A Murine Model for B-Cell Lymphomagenesis in Immunocompromised Hosts: Natural Killer Cells Are an Important Component of Host Resistance to Premalignant B-Cell Lines

Department of Pathology, UCLA School of Medicine 90024.
Cancer Research (Impact Factor: 9.33). 12/1990; 50(21):7050-6.
Source: PubMed


The accompanying paper (D. W. Felsher et al., Cancer Res., 50:7042-7049, 1990) describes a new panel of cloned murine B-cell lines with a premalignant phenotype and in vivo-derived malignant variants. This paper assesses the contribution of immune mediated antitumor mechanisms which might account for host resistance to the tumorigenicity of these cell lines. Conventional T-cell-dependent responses did not appear to be critical to host resistance. In vivo elimination of T-helper cells with anti-L3T4 monoclonal antibody did not reduce host resistance to the tumorigenicity of these cell lines, nor did these cell lines elicit cytotoxic T-cell activity. However, a strong correlation was found between tumorigenicity and host natural killer (NK) activity. In vitro studies demonstrated that the cell lines were as NK sensitive as the prototypical NK target, YAC-1, whereas the malignant variants fully tumorigenic in normal hosts were greater than 20-fold less NK sensitive than were the parent cell lines. In vivo depletion of NK cells with anti-asialo-GM1 in BALB/c strongly diminished host resistance to cell line tumorigenicity, whereas polydeoxyinosinic-deoxycytidilic acid induction of NK cells enhanced host resistance. These findings indicate that NK function is a critical component to host resistance in this system and suggest that endogenous cellular mechanisms which overcome NK sensitivity could be a target for secondary transforming events in B-cell lymphomagenesis. They also raise the unexpected possibility that a non-antigen-dependent (versus immune cytotoxic T-lymphocytes) effector mechanism may be the key deficit promoting B-cell neoplasia in the setting of immunocompromised states.

Download full-text


Available from: Dean Felsher
  • Source
    [Show abstract] [Hide abstract]
    ABSTRACT: Activation of c-myc or bcl-2 protooncogene is a common event in B-cell lymphomagenesis. Alone, each is insufficient to produce lymphoma, prompting the search for the additional steps required to complete the malignant phenotype. Among the existing systems of murine or human B-cell neoplasia, no commonly occurring complementary oncogenic activation has been found. This study introduces a new series of murine B-cell lines with a phenotype suggesting that such additional events might not involve intrinsic growth control, but instead host immune mechanisms which normally suppress tumorigenicity of premalignant B-cells. Four murine B-cell lines were isolated from the long-term culture of normal lymphoid tissue bearing a premalignant phenotype. (a) Their phenotype resembled naturally occurring lymphoid tumors of immunocompromised hosts with regard to c-myc activation, aberrant or absent immunoglobulin expression, preferential rearrangement of the lambda light chain locus, and a distinctive pattern of tissue invasion and tumor histology. (b) Their tumorigenicity was strictly dependent on host permissiveness correlated with immunodeficient status: C.B-17-scid greater than BALB/c-nu/nu greater than normal BALB/c much greater than other H-2d strains (NZB x NZW F1, NZB, DBA/2). (c) Host passage selected for malignant variants distinguished by a 10(4)-fold increase in tumorigenicity (as judged by limiting cell dose) and by novel tumorigenicity in nonpermissive syngeneic hosts. These features are analogous to properties of human lymphomas arising in immunocompromised states and, to our knowledge, unique among previously reported murine B-cell lines.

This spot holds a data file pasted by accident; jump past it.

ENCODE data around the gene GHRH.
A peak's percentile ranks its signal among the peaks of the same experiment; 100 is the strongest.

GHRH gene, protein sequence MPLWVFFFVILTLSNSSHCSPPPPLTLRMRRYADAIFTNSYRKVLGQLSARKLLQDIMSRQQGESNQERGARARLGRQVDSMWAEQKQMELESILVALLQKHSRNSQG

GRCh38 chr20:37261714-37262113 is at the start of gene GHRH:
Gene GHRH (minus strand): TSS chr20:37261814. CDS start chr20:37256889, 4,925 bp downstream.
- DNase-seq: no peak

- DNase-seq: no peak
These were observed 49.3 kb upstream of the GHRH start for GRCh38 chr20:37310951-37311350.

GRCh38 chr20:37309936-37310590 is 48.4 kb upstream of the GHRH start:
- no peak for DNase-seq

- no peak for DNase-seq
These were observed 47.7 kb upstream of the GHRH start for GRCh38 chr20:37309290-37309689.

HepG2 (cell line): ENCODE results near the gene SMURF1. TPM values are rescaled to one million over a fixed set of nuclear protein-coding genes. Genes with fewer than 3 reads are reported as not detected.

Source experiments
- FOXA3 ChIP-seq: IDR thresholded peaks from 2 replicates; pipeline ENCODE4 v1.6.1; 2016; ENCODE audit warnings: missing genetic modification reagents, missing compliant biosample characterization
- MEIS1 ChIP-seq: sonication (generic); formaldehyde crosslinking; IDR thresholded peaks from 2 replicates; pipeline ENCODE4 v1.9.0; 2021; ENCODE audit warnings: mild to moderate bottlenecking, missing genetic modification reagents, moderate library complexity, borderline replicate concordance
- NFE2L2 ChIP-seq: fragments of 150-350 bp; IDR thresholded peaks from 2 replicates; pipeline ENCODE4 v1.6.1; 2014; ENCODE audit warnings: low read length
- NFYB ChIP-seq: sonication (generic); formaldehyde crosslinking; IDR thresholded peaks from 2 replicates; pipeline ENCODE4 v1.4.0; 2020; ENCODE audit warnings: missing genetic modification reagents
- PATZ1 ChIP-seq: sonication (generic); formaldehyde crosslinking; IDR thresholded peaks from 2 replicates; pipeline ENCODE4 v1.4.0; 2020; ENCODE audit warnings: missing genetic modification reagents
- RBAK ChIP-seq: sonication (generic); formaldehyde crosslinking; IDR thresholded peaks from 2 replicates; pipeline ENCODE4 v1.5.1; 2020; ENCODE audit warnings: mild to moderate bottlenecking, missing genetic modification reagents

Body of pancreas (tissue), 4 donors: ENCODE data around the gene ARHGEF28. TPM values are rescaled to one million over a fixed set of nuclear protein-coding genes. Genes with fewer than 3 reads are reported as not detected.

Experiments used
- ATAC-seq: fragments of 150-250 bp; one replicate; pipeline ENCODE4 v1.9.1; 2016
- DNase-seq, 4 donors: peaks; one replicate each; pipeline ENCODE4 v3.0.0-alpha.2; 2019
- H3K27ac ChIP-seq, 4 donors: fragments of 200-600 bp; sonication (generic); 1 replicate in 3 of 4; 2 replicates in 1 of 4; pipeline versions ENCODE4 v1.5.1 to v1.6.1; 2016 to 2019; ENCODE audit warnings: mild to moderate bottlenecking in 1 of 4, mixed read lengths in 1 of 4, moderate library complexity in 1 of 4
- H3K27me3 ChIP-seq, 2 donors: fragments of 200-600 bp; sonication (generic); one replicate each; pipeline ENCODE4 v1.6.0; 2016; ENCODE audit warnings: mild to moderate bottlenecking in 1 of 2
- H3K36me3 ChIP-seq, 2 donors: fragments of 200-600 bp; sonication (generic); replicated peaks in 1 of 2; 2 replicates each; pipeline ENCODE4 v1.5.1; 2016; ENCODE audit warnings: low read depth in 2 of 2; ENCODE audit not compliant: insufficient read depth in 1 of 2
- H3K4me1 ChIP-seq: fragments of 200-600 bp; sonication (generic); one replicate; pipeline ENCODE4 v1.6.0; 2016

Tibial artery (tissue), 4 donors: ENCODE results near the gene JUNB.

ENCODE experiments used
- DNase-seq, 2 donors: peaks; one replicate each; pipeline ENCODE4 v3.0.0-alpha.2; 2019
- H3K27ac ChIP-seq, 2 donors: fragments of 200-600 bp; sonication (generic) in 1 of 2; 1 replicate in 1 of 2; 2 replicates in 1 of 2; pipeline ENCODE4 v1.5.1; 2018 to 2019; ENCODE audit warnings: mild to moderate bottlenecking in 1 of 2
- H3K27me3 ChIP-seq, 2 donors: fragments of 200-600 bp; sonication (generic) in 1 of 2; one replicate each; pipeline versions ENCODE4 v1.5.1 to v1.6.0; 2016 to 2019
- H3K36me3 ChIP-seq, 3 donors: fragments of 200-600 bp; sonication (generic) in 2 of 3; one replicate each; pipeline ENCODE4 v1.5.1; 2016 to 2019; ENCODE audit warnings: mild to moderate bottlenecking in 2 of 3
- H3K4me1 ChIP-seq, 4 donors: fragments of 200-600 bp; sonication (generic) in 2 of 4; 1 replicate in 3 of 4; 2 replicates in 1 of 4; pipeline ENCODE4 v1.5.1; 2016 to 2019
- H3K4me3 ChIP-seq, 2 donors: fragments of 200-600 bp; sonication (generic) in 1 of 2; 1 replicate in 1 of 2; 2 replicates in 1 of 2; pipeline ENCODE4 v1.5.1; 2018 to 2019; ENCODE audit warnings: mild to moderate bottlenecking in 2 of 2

Full-text · Article · Dec 1990 · Cancer Research
  • [Show abstract] [Hide abstract]
    ABSTRACT: This study shows that the ability of mice to produce tumor necrosis factor (TNF), alpha/beta interferon (IFN-alpha/beta), and interleukin 6 (IL-6), but not interleukin 1 (IL-1), in response to endotoxin was dramatically augmented within 24 h of intradermal implantation of 10(6) tumor cells. Tumor cell implantation also caused endotoxin-independent appearance of IFN-alpha/beta and IL-6 in serum within 24 h. Priming for endotoxin-induced TNF production was not evident during the first 12 h of tumor cell implantation and it had decreased by 72 h. However, this decrease was followed by a second peak of priming on day 6 of tumor growth. Priming for endotoxin-induced TNF production was not induced by injection of dead tumor cells, the products of live tumor cells, or syngeneic or allogeneic splenocytes. Priming for TNF production was associated with an increased susceptibility of mice to endotoxin toxicity. These data suggest the existence of a cytokine-dependent host defense mechanism that is rapidly elicited in response to tumor cell implantation.
    No preview · Article · Oct 1991 · Cytokine

  • No preview · Article · Feb 1992 · European Journal of Cancer
Show more